Sizing up the NFC Postseason

Until kickoff of the first playoff tilt, it's anybody's game. Check out the chances of each team in the NFC field. Now here's the rundown on the NFC hopefuls:<p>


Total offense: 1st NFL; Total defense: 2nd NFL

The Rams are getting ready to roll out the green carpet with good reason: Their aresenal is tailor-made for fast-paced turf. Given an "all things eaqual" scenario with no wind or ice to thold them back, St. Louis is putting up 400-plus yards per game. They earned homefield, but they may not even need it; the Rams were 8-0 on the road.

These weapons are no secret: St. Louis boasts the most potent passing attack in the NFL behind MVP Kurt Warner and his duo of 1,000-yard receivers. The Rams are anything but one dimensional with Marshall Faulk in the backfield. Warner left the 4,000-yard mark in the dust, plus the team is as healthy as it has been all season.

Team they least want to see in the playoffs: San Francisco. The division rivals have the fire power to get into a shootout with the Rams, and the SF defense has improved. Still, no one really matches up well with St. Louis.

Rams quotebook:

"People around the league don't like the Rams. Maybe it's the way we play football. That's the way they feel they can get at us, to snub us with Pro Bowl selections. But hey, we're still going to win the Super Bowl."

--LB London Fletcher


Total offense: 25th NFL, 11th NFC; Total defense: 6th NFL, 3rd NFC

The Bears have pelped put the black and blue back into the Central Division for its last hurrah. That means they're more than happy to put their top-notch run defense to the test, especially on familiar turf. The Bears have held opponents to a league-best 12.7 points per game this season. Chicago, however, is a stranger to post-season presssure. They have only one post-Ditka playoff appearance and that was in 1994. Their three losses have all come against playoff teams (Baltimore and Green Bay twice) , but they have fared well against two other post-season entrants with an early off-season OT win over San Fran and a sweep of the Buccaneers.

Team they least want to see in the playoffs: Green Bay. No explanation needed!


A home game does wonders for Green Bay's chances. The Packers know what they have to do Sunday: Keep the Lambeau Field postseason unbeaten streak alive and settle a three-year-old score with San Francisco and Terrell Owens.

The last time these teams met in the playoffs, the Niners came from behind to end the Packers' two-year Super Bowl streak and end Mike Holmgren's run of 5 years with at least one playoff victory (not to mention put a wrap on Holmgren's GB career).

Brett Favre is healthy, hungry, and exactly the type of player that wins in the post-season. San Francisco's defense has improved immensely, but the secondary may find themselves in the same spot the Giants did in the season finale: no match for Favre. Much depends on the offensive line and Green to pour it on, giving Favre room to breathe.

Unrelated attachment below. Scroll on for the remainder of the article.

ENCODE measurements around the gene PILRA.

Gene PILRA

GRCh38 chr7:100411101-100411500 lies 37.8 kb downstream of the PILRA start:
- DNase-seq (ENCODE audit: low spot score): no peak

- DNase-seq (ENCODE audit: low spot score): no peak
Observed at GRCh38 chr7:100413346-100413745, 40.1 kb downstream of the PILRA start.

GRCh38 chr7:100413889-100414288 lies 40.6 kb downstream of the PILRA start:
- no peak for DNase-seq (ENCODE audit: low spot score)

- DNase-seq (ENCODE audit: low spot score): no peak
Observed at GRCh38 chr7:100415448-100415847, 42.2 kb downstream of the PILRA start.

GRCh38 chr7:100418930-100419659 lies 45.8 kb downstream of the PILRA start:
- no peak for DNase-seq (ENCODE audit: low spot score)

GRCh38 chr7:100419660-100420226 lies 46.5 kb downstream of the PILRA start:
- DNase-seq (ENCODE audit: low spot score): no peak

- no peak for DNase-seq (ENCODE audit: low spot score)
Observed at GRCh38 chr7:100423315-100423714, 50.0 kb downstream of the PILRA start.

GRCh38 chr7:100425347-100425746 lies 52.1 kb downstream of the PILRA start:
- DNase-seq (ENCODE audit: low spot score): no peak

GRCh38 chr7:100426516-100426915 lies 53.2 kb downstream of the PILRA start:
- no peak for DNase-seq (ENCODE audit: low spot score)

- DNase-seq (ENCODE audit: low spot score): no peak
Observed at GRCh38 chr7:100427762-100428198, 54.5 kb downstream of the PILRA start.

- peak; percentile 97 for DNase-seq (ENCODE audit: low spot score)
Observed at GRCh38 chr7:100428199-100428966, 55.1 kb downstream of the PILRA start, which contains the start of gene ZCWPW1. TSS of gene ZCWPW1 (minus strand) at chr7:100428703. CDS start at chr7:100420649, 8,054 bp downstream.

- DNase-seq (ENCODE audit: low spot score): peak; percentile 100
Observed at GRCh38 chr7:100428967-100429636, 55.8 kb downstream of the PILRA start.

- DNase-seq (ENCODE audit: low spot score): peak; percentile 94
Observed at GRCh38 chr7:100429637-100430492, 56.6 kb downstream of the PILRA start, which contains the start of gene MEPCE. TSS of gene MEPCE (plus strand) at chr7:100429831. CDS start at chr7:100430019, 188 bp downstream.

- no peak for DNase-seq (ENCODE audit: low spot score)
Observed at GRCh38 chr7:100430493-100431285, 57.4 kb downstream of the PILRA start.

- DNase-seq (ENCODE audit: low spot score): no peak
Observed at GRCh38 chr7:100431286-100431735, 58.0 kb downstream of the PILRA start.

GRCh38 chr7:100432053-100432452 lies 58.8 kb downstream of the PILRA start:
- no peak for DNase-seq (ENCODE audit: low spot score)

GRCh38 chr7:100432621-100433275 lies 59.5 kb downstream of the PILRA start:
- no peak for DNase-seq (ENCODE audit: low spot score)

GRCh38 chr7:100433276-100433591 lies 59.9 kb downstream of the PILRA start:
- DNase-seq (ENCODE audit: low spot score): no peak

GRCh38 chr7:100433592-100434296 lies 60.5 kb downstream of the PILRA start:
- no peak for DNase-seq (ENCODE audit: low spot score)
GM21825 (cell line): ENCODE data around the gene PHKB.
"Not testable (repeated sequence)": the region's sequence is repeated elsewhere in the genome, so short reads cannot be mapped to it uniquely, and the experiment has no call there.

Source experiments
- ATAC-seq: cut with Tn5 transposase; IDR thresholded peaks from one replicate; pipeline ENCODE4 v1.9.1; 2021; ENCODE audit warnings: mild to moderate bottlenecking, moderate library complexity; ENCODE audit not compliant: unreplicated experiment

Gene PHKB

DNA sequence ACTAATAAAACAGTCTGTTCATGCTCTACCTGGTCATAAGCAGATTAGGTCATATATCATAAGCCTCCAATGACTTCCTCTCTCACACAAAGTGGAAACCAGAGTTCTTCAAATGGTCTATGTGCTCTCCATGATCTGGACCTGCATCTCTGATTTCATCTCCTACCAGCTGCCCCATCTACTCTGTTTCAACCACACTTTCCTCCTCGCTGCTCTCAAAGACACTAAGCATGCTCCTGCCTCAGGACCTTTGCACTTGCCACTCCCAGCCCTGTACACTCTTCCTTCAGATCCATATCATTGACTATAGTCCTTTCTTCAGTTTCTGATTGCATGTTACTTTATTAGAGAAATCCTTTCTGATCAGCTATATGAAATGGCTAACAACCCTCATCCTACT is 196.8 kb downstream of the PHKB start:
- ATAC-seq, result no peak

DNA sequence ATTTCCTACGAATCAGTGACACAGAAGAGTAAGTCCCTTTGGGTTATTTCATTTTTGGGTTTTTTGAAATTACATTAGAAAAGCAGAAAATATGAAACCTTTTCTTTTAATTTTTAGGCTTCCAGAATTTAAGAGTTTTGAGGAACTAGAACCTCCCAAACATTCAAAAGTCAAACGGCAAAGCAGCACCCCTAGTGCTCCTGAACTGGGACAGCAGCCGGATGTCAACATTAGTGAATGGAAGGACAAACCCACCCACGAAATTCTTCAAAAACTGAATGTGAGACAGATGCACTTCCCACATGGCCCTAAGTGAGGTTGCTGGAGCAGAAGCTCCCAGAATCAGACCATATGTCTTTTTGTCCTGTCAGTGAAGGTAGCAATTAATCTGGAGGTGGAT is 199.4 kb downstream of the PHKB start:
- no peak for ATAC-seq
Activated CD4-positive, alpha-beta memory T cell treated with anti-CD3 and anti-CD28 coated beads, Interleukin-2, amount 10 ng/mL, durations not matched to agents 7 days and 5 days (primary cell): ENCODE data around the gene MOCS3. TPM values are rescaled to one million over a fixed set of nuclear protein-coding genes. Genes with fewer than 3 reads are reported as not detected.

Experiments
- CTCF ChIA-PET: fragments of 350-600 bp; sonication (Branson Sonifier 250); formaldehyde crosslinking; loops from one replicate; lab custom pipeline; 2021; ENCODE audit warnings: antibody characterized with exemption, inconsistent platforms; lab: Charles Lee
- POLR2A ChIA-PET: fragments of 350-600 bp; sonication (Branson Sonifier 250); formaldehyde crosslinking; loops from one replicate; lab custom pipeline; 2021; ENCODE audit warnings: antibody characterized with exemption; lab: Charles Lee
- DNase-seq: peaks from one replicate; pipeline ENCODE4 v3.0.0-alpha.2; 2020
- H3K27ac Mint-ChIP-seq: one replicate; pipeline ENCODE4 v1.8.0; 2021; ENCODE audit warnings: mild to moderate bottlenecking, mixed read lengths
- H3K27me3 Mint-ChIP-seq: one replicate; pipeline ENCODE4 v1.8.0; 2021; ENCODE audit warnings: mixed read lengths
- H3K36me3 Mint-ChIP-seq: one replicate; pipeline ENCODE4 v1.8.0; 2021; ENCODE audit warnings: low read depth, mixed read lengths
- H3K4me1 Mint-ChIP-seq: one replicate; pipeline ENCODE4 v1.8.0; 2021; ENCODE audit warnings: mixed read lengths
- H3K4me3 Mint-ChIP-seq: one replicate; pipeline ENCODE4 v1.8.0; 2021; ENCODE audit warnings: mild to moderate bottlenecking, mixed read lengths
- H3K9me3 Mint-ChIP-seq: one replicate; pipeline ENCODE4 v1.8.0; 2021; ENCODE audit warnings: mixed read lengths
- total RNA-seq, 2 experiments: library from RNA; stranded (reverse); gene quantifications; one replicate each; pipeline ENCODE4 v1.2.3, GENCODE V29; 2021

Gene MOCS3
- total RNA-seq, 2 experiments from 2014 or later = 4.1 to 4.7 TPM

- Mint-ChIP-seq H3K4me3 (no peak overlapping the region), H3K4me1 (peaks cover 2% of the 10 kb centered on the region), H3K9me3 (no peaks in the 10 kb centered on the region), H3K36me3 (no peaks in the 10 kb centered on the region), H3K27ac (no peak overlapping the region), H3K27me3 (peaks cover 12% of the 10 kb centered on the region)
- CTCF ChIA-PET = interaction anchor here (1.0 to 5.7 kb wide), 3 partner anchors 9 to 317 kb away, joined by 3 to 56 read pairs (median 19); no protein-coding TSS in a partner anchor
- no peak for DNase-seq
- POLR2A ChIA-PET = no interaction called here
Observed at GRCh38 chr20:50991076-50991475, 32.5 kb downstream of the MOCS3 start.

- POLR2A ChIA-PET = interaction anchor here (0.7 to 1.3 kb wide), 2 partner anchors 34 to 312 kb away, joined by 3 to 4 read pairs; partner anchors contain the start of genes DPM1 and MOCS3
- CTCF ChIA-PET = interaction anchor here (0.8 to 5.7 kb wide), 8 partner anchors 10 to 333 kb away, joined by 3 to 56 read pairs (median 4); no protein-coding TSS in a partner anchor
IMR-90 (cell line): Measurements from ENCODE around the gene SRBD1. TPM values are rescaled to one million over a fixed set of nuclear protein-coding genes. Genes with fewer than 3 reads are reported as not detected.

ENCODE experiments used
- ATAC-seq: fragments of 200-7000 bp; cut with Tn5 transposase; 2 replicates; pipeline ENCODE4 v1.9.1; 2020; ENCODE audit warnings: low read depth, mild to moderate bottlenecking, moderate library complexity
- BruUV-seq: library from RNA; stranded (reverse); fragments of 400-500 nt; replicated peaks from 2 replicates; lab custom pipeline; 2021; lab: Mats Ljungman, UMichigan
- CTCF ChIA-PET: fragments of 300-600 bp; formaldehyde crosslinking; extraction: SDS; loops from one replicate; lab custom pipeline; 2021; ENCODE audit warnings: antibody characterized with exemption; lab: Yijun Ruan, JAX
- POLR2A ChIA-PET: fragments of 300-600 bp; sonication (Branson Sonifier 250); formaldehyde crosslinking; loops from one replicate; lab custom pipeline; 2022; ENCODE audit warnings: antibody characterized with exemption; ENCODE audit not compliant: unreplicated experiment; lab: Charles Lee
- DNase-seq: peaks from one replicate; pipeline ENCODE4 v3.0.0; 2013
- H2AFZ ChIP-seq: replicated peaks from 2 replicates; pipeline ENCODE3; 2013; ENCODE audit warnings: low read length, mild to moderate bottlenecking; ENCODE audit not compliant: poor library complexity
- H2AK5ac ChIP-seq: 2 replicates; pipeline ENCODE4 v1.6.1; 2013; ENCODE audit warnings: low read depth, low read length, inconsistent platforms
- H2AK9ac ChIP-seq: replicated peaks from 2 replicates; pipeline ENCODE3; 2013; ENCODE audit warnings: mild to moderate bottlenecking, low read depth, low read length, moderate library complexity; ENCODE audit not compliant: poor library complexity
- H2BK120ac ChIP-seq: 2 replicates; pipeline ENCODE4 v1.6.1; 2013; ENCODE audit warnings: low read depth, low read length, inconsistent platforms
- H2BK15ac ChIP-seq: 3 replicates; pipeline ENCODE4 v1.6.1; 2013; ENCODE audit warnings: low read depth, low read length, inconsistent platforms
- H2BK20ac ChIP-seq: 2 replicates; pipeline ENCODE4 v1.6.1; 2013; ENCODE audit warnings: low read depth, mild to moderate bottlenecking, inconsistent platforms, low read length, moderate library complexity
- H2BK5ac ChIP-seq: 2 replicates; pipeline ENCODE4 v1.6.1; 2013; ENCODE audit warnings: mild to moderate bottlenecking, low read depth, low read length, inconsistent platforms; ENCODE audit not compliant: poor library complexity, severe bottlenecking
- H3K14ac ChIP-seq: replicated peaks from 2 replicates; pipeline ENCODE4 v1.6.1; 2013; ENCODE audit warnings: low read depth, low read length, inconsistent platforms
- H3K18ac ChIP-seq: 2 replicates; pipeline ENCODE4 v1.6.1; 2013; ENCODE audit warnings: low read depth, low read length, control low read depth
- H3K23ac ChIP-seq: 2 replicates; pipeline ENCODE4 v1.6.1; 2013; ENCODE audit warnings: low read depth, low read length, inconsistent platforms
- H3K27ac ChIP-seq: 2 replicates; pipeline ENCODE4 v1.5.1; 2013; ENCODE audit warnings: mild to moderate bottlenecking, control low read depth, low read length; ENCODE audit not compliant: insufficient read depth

Green Bay's injury-riddled defense is the question mark. They've been porous against the run, and that's a scary thought with Garrison Hearst in the backfield. But with the return of Nate Wayne and now Gilbert Brown, there's hope.

Team the least want to see in the playoffs: St. Louis. The TransWorld Dome is the worst invitation in the league next week.


Total offense: 5th NFL, 2nd NFC. Total defense: 18th NFL, 9th NFC

The Niners feature an offensive package that, while not as awesome as the Rams', is a force for defenses to reckon with. RB Garrison Hearst and WR Terrell Owens are capable of posting incredible numbers. So is QB Jeff Garcia, but the buzz on this team lately has been coach Steve Mariucci's lack of creativity on offense. With two shutouts in December, San Francisco has seen its defense climb the NFL ladder. But can they stop Favre and Green? The Niners may find that a little more difficult than taking on the hapless Saints.

Team they least want to see in the playoffs: GREEN BAY. Tough first round draw, a trip to Lambeau. That's the first, and maybe last step on SF's tough playoff road. The best they can hope for if they win is that Tampa will come through, thus sending the SF-GB winner to Chicago rather than St. Louis.


They say defense wins championships and Philly's numbers are impressive. They Eagles have allowed just 13 points per game, second-best in the league and lowest by an Eagles defense since the 1970 AFL-NFL merger. Philly has also help opponents to 200 yards passing per game. Their 37 forced fumbles lead the league. But Philadelphia's best defense may be behind them. The run D took a turn for the worst in the second half of the season and the bad news keeps on coming. DE Hollis Thomas was placed on IR after undergoing surgery to repair a broken foot. The offensive outlook is brighter. Donovan McNabb is heating up at just the right time.

Team they least want to see in the playoffs: St. Louis. With an injury-ridden defense, this is a nightmare matchup.


Total offense: 24th NFL, 12 NFC. Total defense: 7th NFL, 4th NFC

The Bucs face a tough road. Tampa's offense, even with the power-running Mike Alstott and the dangerous Keyshawn Johnson, the may not be able to take advantage of the injury-induced holes in Philly's defense. Warren Sapp is a season veteran who will lead this strong, stingy defense, but that may not be enough.

Team they LEAST want to see in the playoffs: St. Louis/Chicago Bears. Both defenses would shut down the Tampa attack.

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